Interestingly, research also suggests that this strategy is most effective when the “victim’s” alleged mistreatment occurs at the hands of someone else (as opposed to an accident or bad luck). So, for instance, we might feel sorry for someone whose house was destroyed by lightning, but we are outraged when it was burned down by an abusive ex. It’s almost like, on a subconscious level, this triggers a need to make up for past injustices, or at the very least, to go above and beyond to make sure that person knows we aren’t like the person who did them wrong. That’s a noble endeavor if the person is truly a victim; if they’re not, it’s a setup to be taken advantage of. 

Support the Real Survivors and Expose the Fake Ones

Of course, people do get mistreated; by abusive partners, discriminatory bosses, and dysfunctional families. The last thing I am suggesting is that we treat genuine victims with suspicion or a lack of support. But it is also important to note the clues that suggest that the hurt or trauma or emergency need we hear about has more to do with the teller’s agenda than the truth.

Many genuine victims I’ve worked with share more in common than their horrific experiences. As a general rule, they are reluctant to talk about what happened to them because, on some level, many struggle to accept the fact that they aren’t somehow responsible for it. It typically requires a high level of trust built over an extended period of time before they feel comfortable sharing their experience with someone new. So when I hear a first date talk about all the mistreatment he endured from his “crazy exes” or an acquaintance who's allegedly "targeted" at every job, it worries me.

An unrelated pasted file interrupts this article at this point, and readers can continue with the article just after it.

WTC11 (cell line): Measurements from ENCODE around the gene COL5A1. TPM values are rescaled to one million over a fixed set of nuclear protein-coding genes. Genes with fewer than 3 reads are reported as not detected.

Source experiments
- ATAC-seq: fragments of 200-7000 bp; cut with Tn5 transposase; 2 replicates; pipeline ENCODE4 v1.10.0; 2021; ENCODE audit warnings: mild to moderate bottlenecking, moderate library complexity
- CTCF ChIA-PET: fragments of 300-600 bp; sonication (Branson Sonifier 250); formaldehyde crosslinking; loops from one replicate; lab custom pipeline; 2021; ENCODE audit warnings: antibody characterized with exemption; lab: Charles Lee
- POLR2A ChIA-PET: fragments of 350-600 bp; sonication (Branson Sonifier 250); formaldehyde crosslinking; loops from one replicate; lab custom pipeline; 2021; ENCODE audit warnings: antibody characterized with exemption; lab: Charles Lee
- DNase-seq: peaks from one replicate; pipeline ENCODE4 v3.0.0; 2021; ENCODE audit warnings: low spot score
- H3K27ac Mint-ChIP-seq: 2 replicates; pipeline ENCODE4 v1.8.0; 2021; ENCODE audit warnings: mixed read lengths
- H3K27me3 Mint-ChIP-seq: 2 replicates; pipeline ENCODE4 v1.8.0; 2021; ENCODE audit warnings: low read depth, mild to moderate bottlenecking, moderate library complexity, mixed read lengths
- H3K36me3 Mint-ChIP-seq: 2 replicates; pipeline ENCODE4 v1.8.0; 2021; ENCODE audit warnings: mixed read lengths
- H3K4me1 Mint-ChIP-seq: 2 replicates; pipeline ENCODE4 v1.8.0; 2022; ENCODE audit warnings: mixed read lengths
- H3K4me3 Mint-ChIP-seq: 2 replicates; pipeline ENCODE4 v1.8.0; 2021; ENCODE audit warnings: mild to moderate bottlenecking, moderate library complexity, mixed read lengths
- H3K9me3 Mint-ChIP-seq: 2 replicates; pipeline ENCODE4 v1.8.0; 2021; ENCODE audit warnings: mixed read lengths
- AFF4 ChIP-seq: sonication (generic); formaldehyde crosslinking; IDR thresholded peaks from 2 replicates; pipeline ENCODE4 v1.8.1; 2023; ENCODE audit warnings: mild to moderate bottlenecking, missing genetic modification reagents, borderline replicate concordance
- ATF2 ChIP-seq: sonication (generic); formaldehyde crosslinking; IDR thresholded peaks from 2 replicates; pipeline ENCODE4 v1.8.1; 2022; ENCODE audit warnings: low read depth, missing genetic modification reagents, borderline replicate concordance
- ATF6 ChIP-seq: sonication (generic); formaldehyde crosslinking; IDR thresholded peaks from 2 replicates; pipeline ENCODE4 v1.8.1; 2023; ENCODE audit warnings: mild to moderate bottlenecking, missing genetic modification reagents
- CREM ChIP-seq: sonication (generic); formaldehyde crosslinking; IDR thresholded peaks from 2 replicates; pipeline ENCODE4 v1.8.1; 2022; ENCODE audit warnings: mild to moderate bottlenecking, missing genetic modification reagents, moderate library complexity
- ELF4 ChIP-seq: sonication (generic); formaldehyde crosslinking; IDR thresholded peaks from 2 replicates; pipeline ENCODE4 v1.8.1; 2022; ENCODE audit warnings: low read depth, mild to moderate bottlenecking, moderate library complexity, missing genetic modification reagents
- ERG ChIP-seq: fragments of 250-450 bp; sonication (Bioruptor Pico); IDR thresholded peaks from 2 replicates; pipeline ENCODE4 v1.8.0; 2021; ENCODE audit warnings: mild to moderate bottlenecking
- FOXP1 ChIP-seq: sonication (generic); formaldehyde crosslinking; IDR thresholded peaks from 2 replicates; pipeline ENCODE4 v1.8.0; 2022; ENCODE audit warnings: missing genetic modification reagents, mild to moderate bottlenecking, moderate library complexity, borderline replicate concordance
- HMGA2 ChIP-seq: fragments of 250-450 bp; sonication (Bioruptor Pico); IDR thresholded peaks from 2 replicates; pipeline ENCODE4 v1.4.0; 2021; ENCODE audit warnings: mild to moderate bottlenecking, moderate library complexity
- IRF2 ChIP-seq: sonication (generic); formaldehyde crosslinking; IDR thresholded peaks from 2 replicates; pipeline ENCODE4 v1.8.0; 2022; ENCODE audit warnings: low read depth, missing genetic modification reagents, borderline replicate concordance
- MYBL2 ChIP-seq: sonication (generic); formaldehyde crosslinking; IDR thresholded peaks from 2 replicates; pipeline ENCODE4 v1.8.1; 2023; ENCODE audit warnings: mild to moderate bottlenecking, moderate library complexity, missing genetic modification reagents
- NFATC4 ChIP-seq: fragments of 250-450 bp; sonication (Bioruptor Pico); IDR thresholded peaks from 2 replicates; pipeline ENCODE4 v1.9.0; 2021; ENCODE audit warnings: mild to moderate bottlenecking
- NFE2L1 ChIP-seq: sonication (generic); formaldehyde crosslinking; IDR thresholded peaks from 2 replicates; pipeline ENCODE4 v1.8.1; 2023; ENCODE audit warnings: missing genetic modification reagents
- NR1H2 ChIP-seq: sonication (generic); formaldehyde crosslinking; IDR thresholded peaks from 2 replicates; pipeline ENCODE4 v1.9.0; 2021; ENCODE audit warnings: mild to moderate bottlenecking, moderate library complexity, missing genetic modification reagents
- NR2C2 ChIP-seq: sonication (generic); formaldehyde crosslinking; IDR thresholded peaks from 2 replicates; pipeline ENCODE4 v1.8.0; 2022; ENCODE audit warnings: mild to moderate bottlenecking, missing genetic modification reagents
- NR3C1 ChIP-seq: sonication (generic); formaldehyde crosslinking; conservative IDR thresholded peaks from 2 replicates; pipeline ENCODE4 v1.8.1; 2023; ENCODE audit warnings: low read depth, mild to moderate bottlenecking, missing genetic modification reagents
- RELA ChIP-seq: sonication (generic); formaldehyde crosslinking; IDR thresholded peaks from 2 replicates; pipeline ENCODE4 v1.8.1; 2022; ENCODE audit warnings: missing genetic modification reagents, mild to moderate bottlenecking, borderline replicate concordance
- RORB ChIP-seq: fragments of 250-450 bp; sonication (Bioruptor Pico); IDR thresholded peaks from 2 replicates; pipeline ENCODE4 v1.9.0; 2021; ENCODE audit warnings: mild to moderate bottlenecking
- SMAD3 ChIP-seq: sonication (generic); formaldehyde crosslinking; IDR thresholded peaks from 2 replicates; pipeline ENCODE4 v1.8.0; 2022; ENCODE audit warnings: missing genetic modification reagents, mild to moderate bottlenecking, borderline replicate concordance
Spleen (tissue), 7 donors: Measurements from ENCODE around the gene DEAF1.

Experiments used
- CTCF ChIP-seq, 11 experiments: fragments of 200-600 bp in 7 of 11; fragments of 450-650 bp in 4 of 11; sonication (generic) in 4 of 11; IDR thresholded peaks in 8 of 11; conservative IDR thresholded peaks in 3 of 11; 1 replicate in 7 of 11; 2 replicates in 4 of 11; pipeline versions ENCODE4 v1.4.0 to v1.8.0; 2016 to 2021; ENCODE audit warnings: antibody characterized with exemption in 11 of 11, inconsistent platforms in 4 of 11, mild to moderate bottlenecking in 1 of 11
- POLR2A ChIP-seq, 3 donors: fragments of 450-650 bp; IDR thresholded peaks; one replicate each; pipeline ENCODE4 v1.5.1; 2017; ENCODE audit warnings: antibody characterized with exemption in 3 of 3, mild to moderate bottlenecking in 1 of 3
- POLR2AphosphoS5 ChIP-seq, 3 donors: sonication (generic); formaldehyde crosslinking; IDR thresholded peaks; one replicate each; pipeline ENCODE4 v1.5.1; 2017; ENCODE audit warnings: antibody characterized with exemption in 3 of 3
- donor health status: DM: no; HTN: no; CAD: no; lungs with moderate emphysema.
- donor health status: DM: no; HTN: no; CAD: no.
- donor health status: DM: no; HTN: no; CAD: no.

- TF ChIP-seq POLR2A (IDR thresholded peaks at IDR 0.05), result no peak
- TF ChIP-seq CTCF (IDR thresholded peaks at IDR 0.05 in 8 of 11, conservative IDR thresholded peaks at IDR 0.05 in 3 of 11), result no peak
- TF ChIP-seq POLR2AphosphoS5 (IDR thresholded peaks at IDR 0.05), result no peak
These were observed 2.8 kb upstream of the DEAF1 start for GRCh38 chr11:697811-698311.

There’s an additional red flag: When a sob story is routinely linked to a favor. Before her courageous last victim pursued justice (and finally got at least a miniscule part of the justice she deserved), Marianne Smyth convinced friends in Tennessee that she had breast cancer and bilked them out of thousands of dollars for treatment, conned her best friend in California into believing she was being framed for forgery by family members to avoid giving her an inheritance — and forking over almost $100,000 to help her, and filed for a restraining order with false claims of violent threats in an attempt to prevent a witness from testifying against her. 

There are enough genuine victims among us – victims of childhood trauma, domestic abuse, or malignant con artists. We need to support them through their recovery and honor the courage so many show in seeking justice or protecting others from a similar fate. We also need to identify those ill-intentioned individuals who, given half a chance, will use our empathy and compassion against us.       

References

If you're a true crime fan, I think you'd love my new book, Serial Killers:  101 True Crime Fans Ask.